initial climb rate, 2,240 ft/min, maximum climb rate, 2,450 ft/min at 15,500 ft; time to 5,000 ft,
 2.2 min, to 10,000 ft 4.4 min, to 25,000 ft, 12.3 min; service ceiling, 33,400 ft; range,
 336 mls at 200 mph at 20,000 ft
Weights: Empty, 6,014 lb; normal loaded, 7,580 lb
Dimensions: Span, 36 ft 10 in; length, 35 ft 4 in; height, 13 ft 10 in; wing area, 242 sq ft

Spitfire Mk IX seaplane conversion

Type: Single-seat twin-float Seaplane Fighter
Power Plant: One 1,720 hp Rolls-Royce Merlin 66 twelve-cylinder Vee liquid-cooled engine
Armament: Two 20 mm Hispano cannon with 120 rpg and four 0.303 in (7.7 mm) Browning machine guns with 350 rpg
Performance: Maximum speed, 316 mph at sea level, 353 mph at 9,000 ft, 377 mph at 19,700 ft;
economical cruising speed, 225 mph at 10,000 ft; initial climb rate, 3,700 ft/min; maximum climb rate,
 3,800 ft/min at 6,500 ft; service ceiling, 36,000 ft; range 460 mls at 225 mph at 10,000 ft
(with 50 Imp gal drop tank), 770 mls
Weights: Empty, 6,500 lb; normal loaded, 8,200 lb; maximum, 8,610 lb
Dimensions: Span, 36 ft 10 in; length, 35 ft 6 in; height (tail down on land), 10 ft 0 in; wing arera 242 sq ft


(http://www.sas1946.com/images/imageshit/img191/9236/image551q.jpg)

Code: [Select]
Serial numbers for the allocated floatplane Hurricane and Spitfire conversions ...

Hawker (Langley) Hurricane Mk.1, N2599
Supermarine Type 342 Spitfire Mk.1, R6722
Supermarine Type 344 Spitfire Mk.III, N3297
Supermarine Type 355 Spitfire Mk.Vb, W3760
Supermarine Type 355 Spitfire Mk.Vb, EP571
Supermarine Type 355 Spitfire Mk.Vb, EP574
Supermarine Type 385 Spitfire Mk.IX, MJ892
Supermarine Type 356 Spitfire Mk.21, project only
Supermarine Type 542 Attacker, project only

SUPERMARINE SPITFIRE FLOATPLANE - Floatplane fighter version of Supermarine Spitfire initiated during 1942, based on Mk VB airframe using floats designed by Supermarine (as Supermarine Type 355). Conversion by Folland Aircraft, with four-bladed propeller on Merlin 45 engines, tropical filter and extra ventral fin. First flown October 12, 1942, and later fitted with extra dorsal fin and Aero-Vee tropical filter. Two further Mk VB conversions by Folland during 1943; all three to Egypt late-1943 and flown from Great Bitter Lake, but no operational use. One Supermarine Spitfire LF Mk IXB, with Merlin 66 and four-bladed propeller (Type 385), similarly converted by Folland, first flown June 18, 1944, later reconverted to land-plane.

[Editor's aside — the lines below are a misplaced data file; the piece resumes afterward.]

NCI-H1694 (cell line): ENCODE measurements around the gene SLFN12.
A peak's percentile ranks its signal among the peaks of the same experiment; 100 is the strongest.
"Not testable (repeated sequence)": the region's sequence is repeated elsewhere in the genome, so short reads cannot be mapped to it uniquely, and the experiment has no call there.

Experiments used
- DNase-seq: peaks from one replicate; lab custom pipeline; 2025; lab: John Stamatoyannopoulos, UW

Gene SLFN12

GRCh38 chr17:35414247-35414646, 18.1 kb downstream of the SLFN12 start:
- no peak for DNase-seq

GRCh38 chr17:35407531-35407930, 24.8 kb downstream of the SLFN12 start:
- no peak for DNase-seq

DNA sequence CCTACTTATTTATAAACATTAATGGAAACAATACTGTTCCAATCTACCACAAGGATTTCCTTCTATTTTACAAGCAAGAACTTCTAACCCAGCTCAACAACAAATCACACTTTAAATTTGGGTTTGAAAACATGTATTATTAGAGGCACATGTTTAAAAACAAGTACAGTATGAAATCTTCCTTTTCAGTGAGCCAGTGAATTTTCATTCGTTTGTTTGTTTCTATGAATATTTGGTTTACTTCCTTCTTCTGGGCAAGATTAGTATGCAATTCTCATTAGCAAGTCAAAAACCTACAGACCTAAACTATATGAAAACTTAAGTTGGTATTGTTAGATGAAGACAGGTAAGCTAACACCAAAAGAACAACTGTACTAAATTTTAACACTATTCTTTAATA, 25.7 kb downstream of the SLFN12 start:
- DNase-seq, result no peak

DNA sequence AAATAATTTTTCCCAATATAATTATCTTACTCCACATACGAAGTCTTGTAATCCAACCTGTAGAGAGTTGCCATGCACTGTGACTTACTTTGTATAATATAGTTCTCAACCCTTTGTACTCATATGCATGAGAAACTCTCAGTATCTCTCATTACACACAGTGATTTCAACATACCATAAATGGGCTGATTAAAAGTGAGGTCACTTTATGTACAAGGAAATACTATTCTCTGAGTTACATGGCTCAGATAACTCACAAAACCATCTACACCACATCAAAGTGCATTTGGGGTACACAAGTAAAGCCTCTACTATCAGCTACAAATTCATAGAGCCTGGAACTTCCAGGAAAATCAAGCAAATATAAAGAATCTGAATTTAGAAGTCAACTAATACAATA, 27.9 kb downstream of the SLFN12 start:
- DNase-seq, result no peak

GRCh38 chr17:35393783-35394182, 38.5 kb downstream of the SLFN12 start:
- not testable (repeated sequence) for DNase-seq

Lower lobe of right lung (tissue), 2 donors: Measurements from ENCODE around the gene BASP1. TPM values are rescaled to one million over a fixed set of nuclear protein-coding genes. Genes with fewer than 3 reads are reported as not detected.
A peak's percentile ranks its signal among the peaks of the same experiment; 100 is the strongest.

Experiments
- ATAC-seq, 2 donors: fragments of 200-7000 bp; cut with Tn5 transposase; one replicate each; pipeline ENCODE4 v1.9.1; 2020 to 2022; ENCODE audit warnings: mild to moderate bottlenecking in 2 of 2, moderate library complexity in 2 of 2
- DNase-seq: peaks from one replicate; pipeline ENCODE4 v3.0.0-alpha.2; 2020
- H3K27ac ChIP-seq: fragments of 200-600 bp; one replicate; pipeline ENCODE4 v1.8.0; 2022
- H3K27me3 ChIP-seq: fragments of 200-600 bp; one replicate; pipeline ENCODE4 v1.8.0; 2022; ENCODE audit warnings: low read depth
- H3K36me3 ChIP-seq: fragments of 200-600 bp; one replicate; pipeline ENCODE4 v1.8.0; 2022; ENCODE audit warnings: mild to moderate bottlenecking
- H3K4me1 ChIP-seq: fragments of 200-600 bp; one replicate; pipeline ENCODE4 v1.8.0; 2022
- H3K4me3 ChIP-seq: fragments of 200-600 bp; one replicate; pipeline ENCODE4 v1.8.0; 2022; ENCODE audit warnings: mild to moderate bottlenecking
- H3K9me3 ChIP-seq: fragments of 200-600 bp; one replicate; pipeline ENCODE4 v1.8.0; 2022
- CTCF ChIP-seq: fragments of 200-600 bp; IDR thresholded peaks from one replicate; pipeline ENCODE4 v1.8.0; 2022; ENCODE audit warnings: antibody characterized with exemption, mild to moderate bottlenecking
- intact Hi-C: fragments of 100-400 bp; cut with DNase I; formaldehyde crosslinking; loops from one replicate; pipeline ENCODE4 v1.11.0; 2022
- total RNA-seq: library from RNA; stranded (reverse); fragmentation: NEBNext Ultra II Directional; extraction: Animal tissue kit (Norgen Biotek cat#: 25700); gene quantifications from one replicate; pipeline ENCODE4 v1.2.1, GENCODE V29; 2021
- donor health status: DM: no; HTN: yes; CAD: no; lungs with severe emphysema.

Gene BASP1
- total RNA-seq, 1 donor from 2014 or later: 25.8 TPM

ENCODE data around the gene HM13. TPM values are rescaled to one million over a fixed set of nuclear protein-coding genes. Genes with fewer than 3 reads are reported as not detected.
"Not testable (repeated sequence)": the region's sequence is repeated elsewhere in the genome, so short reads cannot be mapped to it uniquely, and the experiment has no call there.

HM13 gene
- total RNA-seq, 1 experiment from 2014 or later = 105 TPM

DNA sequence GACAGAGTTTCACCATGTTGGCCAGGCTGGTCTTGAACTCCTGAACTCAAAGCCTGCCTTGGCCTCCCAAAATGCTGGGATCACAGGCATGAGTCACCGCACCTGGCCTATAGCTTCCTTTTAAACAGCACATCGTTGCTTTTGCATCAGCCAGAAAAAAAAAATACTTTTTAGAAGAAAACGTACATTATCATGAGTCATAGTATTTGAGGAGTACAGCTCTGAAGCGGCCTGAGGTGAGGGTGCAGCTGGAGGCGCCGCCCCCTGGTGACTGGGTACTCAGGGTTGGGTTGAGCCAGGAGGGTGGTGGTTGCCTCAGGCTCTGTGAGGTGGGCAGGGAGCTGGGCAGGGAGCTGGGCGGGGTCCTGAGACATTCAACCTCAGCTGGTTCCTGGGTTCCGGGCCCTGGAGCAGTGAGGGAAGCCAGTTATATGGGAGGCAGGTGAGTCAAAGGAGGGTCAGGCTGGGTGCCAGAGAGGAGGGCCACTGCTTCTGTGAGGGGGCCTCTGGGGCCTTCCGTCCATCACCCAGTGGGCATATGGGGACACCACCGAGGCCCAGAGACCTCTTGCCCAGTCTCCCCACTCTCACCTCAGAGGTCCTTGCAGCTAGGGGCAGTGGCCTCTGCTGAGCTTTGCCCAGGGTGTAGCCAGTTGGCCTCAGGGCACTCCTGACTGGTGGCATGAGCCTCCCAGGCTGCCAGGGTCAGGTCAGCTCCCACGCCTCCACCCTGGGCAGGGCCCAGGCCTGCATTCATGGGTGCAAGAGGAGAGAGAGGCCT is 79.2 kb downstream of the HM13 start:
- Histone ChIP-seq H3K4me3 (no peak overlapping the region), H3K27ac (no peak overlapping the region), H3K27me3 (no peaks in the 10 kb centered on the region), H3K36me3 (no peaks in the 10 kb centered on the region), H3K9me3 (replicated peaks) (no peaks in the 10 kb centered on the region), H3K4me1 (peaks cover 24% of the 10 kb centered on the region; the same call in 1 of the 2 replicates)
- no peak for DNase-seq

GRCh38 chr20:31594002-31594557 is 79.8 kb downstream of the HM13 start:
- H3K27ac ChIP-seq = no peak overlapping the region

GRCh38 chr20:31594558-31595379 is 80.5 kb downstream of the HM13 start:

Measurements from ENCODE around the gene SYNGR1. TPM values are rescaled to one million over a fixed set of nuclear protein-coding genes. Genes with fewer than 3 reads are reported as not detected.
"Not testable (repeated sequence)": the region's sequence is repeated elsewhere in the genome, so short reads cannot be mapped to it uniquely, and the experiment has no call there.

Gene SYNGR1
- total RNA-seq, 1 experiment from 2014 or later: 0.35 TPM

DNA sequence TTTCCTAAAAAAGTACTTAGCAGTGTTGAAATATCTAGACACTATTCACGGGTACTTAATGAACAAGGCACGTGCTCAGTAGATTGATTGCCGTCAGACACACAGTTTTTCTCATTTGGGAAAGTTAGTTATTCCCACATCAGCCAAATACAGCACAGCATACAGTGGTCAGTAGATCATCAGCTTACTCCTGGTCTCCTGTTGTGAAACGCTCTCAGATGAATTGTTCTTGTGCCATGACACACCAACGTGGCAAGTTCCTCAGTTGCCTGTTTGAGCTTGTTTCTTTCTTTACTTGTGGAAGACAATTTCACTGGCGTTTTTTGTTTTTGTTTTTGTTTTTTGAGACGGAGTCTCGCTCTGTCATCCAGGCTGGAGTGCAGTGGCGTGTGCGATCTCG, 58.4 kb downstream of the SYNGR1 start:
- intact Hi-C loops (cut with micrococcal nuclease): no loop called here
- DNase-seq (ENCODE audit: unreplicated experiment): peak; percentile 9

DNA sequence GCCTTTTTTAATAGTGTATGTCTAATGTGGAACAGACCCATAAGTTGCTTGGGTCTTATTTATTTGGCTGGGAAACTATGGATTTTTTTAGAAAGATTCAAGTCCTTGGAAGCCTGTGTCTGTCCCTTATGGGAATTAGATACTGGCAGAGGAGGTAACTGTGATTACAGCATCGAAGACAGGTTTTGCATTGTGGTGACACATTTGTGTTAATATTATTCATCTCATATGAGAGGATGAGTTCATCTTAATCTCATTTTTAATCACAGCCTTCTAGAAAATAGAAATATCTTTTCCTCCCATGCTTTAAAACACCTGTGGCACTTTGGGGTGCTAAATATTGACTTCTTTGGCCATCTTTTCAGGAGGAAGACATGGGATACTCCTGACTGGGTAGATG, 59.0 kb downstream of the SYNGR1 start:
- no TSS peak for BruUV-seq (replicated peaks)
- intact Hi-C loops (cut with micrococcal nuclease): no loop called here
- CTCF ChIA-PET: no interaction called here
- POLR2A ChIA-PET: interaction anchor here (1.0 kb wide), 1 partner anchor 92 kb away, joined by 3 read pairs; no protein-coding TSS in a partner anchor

Spitfire Mk I floatplane
Supermarine Type 342. One conversion of Mk I (R6722), fitted with Blackburn Roc floats. Not flown and soon converted back to standard.
(http://www.sas1946.com/images/imageshit/a/img831/589/spitfiremkifloatplane01.jpg)
http://ww2drawings.jexiste.fr/Files/2-Airplanes/Allies/3-UK/07-Maritime-Planes/Supermarine-FloatSpitfire/Supermarine-FloatSpitfireMk1.htm (http://ww2drawings.jexiste.fr/Files/2-Airplanes/Allies/3-UK/07-Maritime-Planes/Supermarine-FloatSpitfire/Supermarine-FloatSpitfireMk1.htm)

W3760 - the first Spitfire Vb floatplane prototype - and as such, she was finished with the
original Spitfire tailplane before aerodynamic testing proved that a further modification was required on this.

Piotrek
Title: Re: Supermarine Spitfire MkV & MkIX seaplane conversion.
Post by: A1_Phoenix on August 28, 2012, 06:39:43 AM
i could kill someone for an Idro Mk.I (Early). fact.

S!
Andrea
Title: Re: Supermarine Spitfire MkV & MkIX seaplane conversion.
Post by: max_thehitman on August 28, 2012, 08:53:17 AM


Its already made, or being finished up.
I have seen screens of this airplane before.

Title: Re: Supermarine Spitfire MkV & MkIX seaplane conversion.
Post by: A1_Phoenix on August 28, 2012, 09:55:31 AM
ok max, where are my kleenex? :D
Title: Re: Supermarine Spitfire MkV & MkIX seaplane conversion.
Post by: Piotrek1 on August 28, 2012, 11:18:19 AM

Its already made, or being finished up.
I have seen screens of this airplane before.

Great news !! Thank you. :)
Title: Re: Supermarine Spitfire MkV & MkIX seaplane conversion.
Post by: max_thehitman on August 28, 2012, 05:37:04 PM


Yes, you know the SAS motto saying... it will be ready in 2 weeks! (give or take a few hours)  ;D